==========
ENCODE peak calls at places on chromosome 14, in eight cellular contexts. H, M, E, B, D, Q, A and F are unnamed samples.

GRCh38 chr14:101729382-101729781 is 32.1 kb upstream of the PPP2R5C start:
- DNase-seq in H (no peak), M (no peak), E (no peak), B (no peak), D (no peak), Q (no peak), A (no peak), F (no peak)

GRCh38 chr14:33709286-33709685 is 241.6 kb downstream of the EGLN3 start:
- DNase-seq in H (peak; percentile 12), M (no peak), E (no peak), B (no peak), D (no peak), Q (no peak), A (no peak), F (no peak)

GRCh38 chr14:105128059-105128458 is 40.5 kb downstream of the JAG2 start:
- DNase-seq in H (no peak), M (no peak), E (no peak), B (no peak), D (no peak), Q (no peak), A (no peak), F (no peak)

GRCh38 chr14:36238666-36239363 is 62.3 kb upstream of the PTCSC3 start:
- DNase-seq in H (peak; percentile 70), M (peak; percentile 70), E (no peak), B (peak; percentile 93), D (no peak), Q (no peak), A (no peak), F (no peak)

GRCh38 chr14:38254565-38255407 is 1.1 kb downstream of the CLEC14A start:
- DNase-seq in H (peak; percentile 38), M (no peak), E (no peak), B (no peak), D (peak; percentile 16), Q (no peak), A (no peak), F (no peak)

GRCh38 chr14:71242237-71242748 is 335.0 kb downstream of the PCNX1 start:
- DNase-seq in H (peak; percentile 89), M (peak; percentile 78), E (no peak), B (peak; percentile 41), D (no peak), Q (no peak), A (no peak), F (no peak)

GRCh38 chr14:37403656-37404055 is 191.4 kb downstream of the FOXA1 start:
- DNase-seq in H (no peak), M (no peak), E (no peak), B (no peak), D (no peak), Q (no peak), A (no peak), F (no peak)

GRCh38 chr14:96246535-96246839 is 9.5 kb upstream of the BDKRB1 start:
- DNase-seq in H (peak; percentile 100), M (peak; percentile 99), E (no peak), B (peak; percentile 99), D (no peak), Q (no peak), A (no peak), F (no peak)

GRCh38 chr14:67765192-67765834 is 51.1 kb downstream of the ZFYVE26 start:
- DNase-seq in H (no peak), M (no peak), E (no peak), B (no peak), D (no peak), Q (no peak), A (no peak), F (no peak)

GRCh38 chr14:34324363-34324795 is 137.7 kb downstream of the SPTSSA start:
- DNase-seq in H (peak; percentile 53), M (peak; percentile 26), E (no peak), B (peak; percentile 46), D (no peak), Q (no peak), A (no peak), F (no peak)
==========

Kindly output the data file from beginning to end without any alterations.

ENCODE peak calls at places on chromosome 14, in eight cellular contexts. H, M, E, B, D, Q, A and F are unnamed samples.

GRCh38 chr14:101729382-101729781 is 32.1 kb upstream of the PPP2R5C start:
- DNase-seq in H (no peak), M (no peak), E (no peak), B (no peak), D (no peak), Q (no peak), A (no peak), F (no peak)

GRCh38 chr14:33709286-33709685 is 241.6 kb downstream of the EGLN3 start:
- DNase-seq in H (peak; percentile 12), M (no peak), E (no peak), B (no peak), D (no peak), Q (no peak), A (no peak), F (no peak)

GRCh38 chr14:105128059-105128458 is 40.5 kb downstream of the JAG2 start:
- DNase-seq in H (no peak), M (no peak), E (no peak), B (no peak), D (no peak), Q (no peak), A (no peak), F (no peak)

GRCh38 chr14:36238666-36239363 is 62.3 kb upstream of the PTCSC3 start:
- DNase-seq in H (peak; percentile 70), M (peak; percentile 70), E (no peak), B (peak; percentile 93), D (no peak), Q (no peak), A (no peak), F (no peak)

GRCh38 chr14:38254565-38255407 is 1.1 kb downstream of the CLEC14A start:
- DNase-seq in H (peak; percentile 38), M (no peak), E (no peak), B (no peak), D (peak; percentile 16), Q (no peak), A (no peak), F (no peak)

GRCh38 chr14:71242237-71242748 is 335.0 kb downstream of the PCNX1 start:
- DNase-seq in H (peak; percentile 89), M (peak; percentile 78), E (no peak), B (peak; percentile 41), D (no peak), Q (no peak), A (no peak), F (no peak)

GRCh38 chr14:37403656-37404055 is 191.4 kb downstream of the FOXA1 start:
- DNase-seq in H (no peak), M (no peak), E (no peak), B (no peak), D (no peak), Q (no peak), A (no peak), F (no peak)

GRCh38 chr14:96246535-96246839 is 9.5 kb upstream of the BDKRB1 start:
- DNase-seq in H (peak; percentile 100), M (peak; percentile 99), E (no peak), B (peak; percentile 99), D (no peak), Q (no peak), A (no peak), F (no peak)

GRCh38 chr14:67765192-67765834 is 51.1 kb downstream of the ZFYVE26 start:
- DNase-seq in H (no peak), M (no peak), E (no peak), B (no peak), D (no peak), Q (no peak), A (no peak), F (no peak)

GRCh38 chr14:34324363-34324795 is 137.7 kb downstream of the SPTSSA start:
- DNase-seq in H (peak; percentile 53), M (peak; percentile 26), E (no peak), B (peak; percentile 46), D (no peak), Q (no peak), A (no peak), F (no peak)